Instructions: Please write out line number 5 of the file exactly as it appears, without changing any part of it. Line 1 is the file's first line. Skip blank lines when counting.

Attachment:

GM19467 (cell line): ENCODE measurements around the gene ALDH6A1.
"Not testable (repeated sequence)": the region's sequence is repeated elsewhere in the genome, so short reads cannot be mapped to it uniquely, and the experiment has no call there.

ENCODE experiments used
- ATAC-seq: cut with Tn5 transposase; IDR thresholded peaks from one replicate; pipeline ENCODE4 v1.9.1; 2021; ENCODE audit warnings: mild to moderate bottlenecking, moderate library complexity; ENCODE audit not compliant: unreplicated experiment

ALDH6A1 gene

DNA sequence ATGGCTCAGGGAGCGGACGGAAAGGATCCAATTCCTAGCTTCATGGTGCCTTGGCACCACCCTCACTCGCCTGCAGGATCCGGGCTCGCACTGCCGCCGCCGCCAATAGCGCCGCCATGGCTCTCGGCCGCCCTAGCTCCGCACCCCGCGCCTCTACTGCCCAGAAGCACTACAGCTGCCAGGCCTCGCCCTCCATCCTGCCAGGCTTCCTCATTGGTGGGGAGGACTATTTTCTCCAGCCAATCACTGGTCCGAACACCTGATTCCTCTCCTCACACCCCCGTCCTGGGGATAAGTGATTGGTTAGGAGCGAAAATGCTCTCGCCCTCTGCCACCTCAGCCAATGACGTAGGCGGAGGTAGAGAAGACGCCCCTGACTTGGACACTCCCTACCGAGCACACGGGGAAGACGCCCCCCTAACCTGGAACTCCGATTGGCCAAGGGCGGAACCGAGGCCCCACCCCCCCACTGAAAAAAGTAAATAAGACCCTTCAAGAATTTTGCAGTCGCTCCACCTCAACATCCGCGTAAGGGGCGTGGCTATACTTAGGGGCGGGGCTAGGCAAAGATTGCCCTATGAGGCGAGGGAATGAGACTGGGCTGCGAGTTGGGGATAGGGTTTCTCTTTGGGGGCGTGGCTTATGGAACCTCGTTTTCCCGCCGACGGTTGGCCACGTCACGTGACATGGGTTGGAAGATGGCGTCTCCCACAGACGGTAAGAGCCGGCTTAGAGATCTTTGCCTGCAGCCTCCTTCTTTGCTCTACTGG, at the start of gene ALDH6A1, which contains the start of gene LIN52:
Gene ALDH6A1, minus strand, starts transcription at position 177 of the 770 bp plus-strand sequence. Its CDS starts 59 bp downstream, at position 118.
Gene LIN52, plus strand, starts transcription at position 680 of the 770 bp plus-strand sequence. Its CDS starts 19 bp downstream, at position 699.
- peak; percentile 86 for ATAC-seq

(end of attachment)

ALDH6A1 gene